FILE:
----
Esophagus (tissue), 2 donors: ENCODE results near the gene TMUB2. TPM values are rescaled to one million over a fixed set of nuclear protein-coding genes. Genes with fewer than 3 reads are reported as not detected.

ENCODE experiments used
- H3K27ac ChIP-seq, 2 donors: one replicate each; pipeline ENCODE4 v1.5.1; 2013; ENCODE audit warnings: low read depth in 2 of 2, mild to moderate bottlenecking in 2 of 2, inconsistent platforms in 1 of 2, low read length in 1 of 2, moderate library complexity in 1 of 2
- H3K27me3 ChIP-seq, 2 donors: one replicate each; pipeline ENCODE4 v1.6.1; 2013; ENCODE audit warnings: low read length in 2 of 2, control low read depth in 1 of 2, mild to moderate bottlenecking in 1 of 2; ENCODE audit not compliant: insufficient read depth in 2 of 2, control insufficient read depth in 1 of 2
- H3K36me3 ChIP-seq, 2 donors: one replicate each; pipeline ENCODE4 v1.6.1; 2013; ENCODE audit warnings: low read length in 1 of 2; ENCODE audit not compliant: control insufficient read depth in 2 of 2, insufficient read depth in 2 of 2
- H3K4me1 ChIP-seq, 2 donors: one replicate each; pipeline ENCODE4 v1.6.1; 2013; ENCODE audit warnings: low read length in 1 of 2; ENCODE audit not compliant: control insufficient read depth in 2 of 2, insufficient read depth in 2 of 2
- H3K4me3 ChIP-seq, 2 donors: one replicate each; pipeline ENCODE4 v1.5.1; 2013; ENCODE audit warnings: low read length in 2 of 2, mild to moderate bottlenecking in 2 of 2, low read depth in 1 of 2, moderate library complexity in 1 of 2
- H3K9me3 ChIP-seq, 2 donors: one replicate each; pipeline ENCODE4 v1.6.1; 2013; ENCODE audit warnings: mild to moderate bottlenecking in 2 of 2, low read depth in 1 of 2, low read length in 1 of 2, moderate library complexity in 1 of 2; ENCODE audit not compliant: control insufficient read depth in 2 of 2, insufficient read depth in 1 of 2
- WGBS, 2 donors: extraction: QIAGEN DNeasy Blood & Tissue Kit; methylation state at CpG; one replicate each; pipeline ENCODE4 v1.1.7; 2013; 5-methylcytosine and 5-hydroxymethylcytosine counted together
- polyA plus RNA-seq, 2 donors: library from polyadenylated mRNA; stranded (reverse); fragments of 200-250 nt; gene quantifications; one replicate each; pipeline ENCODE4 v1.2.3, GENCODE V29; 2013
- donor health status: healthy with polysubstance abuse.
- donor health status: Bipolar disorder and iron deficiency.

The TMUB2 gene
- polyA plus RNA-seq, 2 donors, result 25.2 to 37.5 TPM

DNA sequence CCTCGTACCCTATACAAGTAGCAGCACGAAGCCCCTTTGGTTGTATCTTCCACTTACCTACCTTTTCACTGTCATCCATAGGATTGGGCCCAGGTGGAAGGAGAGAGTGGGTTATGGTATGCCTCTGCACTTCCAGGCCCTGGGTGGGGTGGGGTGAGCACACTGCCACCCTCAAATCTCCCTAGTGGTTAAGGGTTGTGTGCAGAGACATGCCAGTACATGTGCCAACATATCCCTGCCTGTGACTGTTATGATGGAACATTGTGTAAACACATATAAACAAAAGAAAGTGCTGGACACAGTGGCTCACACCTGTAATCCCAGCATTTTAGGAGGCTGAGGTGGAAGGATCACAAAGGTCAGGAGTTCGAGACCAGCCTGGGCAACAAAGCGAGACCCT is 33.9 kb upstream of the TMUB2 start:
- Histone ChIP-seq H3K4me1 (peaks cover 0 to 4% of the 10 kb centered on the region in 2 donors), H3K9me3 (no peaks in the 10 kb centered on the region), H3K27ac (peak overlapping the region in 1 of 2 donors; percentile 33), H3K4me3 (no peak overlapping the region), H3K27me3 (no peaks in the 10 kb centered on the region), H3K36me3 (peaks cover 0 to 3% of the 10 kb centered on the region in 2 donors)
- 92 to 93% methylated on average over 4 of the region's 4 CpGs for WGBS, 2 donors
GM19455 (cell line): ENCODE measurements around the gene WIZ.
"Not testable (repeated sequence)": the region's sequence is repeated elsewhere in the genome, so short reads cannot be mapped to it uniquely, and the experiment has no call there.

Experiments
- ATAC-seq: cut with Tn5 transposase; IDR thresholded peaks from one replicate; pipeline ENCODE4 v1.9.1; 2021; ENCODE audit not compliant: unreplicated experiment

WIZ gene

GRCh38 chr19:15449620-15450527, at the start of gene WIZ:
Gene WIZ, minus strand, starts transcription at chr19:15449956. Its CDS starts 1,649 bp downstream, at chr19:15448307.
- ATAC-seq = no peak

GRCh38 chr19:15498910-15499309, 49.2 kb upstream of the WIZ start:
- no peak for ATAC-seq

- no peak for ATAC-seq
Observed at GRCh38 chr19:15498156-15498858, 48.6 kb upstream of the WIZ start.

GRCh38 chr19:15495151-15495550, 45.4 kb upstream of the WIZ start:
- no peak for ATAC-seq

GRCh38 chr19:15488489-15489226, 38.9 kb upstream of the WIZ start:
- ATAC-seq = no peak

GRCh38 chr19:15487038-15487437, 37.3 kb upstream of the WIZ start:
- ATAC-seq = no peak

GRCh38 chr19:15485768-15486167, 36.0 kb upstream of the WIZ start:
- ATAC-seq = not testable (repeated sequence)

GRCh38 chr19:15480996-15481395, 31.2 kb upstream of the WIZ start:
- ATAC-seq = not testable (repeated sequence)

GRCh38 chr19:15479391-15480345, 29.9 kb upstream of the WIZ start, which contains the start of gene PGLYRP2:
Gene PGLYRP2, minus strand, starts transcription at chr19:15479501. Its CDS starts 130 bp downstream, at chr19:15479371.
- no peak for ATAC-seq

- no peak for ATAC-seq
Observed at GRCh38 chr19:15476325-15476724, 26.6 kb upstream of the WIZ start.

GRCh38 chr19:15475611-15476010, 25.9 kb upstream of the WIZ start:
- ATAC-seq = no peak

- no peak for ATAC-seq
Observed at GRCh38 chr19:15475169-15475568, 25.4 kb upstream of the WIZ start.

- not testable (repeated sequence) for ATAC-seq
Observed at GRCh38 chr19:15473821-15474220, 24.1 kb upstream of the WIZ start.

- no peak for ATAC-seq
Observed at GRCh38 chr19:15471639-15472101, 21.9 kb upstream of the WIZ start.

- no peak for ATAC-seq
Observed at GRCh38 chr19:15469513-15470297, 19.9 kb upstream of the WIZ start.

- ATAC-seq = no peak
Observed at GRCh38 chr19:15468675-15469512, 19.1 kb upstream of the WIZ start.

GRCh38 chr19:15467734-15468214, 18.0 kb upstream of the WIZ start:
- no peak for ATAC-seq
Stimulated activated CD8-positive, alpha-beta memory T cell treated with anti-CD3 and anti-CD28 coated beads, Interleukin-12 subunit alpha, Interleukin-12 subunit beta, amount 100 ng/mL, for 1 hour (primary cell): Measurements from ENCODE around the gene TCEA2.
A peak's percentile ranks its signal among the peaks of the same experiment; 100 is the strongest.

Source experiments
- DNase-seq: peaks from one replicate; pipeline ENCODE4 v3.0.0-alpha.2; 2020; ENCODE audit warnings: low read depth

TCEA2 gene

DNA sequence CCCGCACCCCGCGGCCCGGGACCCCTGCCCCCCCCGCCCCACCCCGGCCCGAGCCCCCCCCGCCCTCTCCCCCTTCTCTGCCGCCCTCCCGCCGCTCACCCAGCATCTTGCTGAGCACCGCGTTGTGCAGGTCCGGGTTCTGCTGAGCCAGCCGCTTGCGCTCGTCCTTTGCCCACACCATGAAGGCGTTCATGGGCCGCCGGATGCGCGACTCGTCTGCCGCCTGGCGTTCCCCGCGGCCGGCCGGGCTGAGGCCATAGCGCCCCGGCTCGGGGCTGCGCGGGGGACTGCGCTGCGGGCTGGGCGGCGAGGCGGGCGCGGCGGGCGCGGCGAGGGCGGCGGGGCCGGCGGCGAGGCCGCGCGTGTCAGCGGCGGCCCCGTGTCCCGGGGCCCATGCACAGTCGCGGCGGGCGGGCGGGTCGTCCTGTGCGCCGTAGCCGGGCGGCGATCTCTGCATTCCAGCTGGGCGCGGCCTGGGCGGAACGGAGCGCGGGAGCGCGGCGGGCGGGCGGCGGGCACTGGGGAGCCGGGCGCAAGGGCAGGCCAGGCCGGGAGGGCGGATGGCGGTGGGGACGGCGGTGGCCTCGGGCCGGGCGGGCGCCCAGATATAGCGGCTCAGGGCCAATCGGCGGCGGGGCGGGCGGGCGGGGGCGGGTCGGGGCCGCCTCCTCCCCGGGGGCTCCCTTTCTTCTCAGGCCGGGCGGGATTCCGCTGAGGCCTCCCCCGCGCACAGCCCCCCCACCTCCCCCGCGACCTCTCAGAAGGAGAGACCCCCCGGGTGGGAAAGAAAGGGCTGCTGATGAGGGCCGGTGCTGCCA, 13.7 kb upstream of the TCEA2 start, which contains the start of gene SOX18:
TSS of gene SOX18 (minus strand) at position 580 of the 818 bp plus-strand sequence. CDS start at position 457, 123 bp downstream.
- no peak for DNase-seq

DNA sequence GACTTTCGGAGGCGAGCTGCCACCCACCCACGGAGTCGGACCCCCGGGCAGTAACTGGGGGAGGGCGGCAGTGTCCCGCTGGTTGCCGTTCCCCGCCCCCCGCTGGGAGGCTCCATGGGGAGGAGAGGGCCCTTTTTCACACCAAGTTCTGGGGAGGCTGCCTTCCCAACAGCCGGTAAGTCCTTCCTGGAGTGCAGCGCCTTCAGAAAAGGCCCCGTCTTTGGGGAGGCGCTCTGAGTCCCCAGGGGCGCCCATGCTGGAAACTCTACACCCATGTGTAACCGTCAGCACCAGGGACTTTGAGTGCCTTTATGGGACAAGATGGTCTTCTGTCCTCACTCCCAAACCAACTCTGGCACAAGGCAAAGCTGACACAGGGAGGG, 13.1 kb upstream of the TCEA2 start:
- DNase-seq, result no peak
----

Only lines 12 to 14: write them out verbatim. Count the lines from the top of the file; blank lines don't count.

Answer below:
- donor health status: Bipolar disorder and iron deficiency.

The TMUB2 gene
- polyA plus RNA-seq, 2 donors, result 25.2 to 37.5 TPM